The families broken apart because Theresa May thinks they aren’t rich enough for love

This article published on openDemocracy UK explores the effect of the UK’s Minimum Income Requirement (MIR) for British citizens and settled UK residents seeking to sponsor a spouse or partner to come to the UK from outside the European Economic Area. The rule states that the UK citizen must be earning £18,600 a year in order to sponsor a spouse or partner to come to the UK. According to the article, 41% of the UK’s working population would not meet this requirement.

This policy raises some crucial human rights issues. In particular, Article 8 of the European Convention on Human Rights, which provides that everyone has the right to respect for family life, is very relevant. In an increasingly globalised world, more and more people are living, working and travelling overseas. Thus, there is an increasing number of couples who have different nationalities. This is an issue which governments have to grapple with as it has the potential to have a significant effect on immigration. While there may indeed be a need to have rules in this area, a strict target which prevents 41% of the working population and the non-working population from making a life with their partner seems to be overly harsh. The overall message seems to be that poor people do not have the right to make a life with the person that they love.

Thankfully, the article concerns the UK Supreme Court’s ruling in the case of MM & Ors v SSHD, which challenged the MIR on the basis that it was contrary to children’s human rights. While the UKSC did uphold the legality of the MIR, it did find that the rules and official guidance to Home Office decision-makers were unlawful in the way they were applied to children. The judges also found that an arbitrarily restrictive threshold was being applied, where the best interests of children were only decisive in extreme circumstances, such as when there was no one else to care for them in the UK. It is now clear that children’s best interests must always be considered and given adequate weight in every application.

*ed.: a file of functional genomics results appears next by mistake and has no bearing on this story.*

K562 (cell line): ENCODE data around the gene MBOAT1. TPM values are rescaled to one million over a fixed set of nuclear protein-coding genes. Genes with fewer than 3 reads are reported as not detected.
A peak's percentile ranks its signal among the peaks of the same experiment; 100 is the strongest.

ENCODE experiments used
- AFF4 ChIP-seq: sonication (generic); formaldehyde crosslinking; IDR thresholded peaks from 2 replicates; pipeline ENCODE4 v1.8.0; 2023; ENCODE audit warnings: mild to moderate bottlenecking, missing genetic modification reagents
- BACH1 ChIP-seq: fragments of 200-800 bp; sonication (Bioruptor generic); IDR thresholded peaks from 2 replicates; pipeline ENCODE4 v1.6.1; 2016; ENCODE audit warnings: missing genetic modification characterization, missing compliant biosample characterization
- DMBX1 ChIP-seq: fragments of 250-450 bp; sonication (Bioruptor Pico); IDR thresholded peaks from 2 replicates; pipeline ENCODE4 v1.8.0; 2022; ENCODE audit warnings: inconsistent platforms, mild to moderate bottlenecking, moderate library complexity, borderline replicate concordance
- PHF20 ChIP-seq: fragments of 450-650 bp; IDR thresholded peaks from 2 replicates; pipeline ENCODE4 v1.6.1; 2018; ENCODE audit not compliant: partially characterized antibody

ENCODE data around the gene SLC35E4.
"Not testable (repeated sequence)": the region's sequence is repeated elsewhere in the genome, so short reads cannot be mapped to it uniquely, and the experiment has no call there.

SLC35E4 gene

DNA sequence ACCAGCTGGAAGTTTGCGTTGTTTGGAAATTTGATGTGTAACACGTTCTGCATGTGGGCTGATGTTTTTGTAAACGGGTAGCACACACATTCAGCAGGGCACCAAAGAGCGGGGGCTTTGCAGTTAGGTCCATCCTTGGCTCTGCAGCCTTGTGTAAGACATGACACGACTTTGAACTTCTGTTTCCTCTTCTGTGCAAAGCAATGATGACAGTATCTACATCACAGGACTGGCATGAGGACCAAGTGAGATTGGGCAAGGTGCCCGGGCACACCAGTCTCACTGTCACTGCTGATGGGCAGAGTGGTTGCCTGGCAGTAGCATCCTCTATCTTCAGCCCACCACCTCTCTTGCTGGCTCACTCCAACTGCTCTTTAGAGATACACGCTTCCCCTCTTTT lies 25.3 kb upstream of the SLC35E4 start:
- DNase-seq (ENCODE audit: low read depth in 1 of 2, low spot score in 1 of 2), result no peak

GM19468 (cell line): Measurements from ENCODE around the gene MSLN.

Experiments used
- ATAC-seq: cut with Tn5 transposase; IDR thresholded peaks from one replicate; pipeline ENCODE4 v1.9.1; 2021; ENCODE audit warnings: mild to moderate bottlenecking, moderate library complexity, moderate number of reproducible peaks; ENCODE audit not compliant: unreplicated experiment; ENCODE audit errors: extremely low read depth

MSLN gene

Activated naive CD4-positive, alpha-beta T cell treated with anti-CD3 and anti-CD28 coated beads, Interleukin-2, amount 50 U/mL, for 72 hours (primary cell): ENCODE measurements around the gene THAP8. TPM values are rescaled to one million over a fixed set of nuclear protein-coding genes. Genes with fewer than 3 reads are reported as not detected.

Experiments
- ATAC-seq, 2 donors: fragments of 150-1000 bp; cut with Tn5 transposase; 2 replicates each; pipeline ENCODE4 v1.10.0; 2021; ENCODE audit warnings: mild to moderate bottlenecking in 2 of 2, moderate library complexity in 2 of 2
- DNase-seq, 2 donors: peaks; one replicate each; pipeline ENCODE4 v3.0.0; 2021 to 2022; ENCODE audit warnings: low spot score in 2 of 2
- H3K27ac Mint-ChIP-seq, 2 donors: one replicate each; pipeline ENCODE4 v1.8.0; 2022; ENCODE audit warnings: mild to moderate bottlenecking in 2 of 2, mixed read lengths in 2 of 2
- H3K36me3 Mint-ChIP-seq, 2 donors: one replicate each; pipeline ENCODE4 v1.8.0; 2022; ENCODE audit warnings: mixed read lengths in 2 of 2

This is definitely a promising judgment as it means that children’s rights must be taken into account in a practical, not just theoretical manner. However, the rights of people without children may still be breached as a result of a threshold that excludes such a high proportion of the UK population.

 

What’s wrong with human rights?

“Freedom is never granted; it is won. Justice is never given; it is exacted.”

A. Philip Randolph, African-American civil rights campaigner

Initially, I found the readings for this week were quite disheartening. The overall theme seemed to be that the human rights movement was doomed and that students of international human rights law would be better off studying almost anything else! However, upon reflection there were several ideas raised by human rights critics that I wanted to explore further and unpack.

Progress v Perfection 

One of the things that struck me the most, particularly about Eric Posner’s article, was the idea that the idea of human rights should be abandoned because it has not reached perfection. Posner categorically states that that ‘human rights have law has failed to accomplish its objectives.’ I find this to be almost a straw-man argument – if we do not have world peace, we have failed. Posner suggests that because there are still governments which breach human rights, human rights law has no useful role to play.

However, the fact that international human rights law exists means that there is a global narrative about what rights human beings are entitled to. It also means that we have a framework in which to analyse actions taken by governments. It means that civil society or an individual can look at a human rights breach and say, not only that this is wrong, but why it is wrong. International human rights law gives a language in which to discuss complex issues and measure our progress. I would argue that rather than being ‘hopelessly vague’, the international human rights treaties do offer guidance as they are important legal standards. In addition, as Landman points out, they can be utilised as a tool by those on the ground to advocate for change.

An example of this can be seen in the linked article: Top Companies Ranked by Respect for Human RightsThis list is a project completed by the  Business & Human Rights Resource Centre. It ranks various companies according to a range of factors, mostly related to how well they abide by international human rights standards. While this is not strictly an international human rights law initiative, IHRL provides the language and the framework for civil society to pursue initiatives that can pressure organisations into complying with the IHRL standards. Although this would not meet Posner’s idea of ‘enforcement’ it is an example of how IHRL can be used in a powerful and effective manner .

 

 

 

What are human rights?

human rights drawing

What are human rights?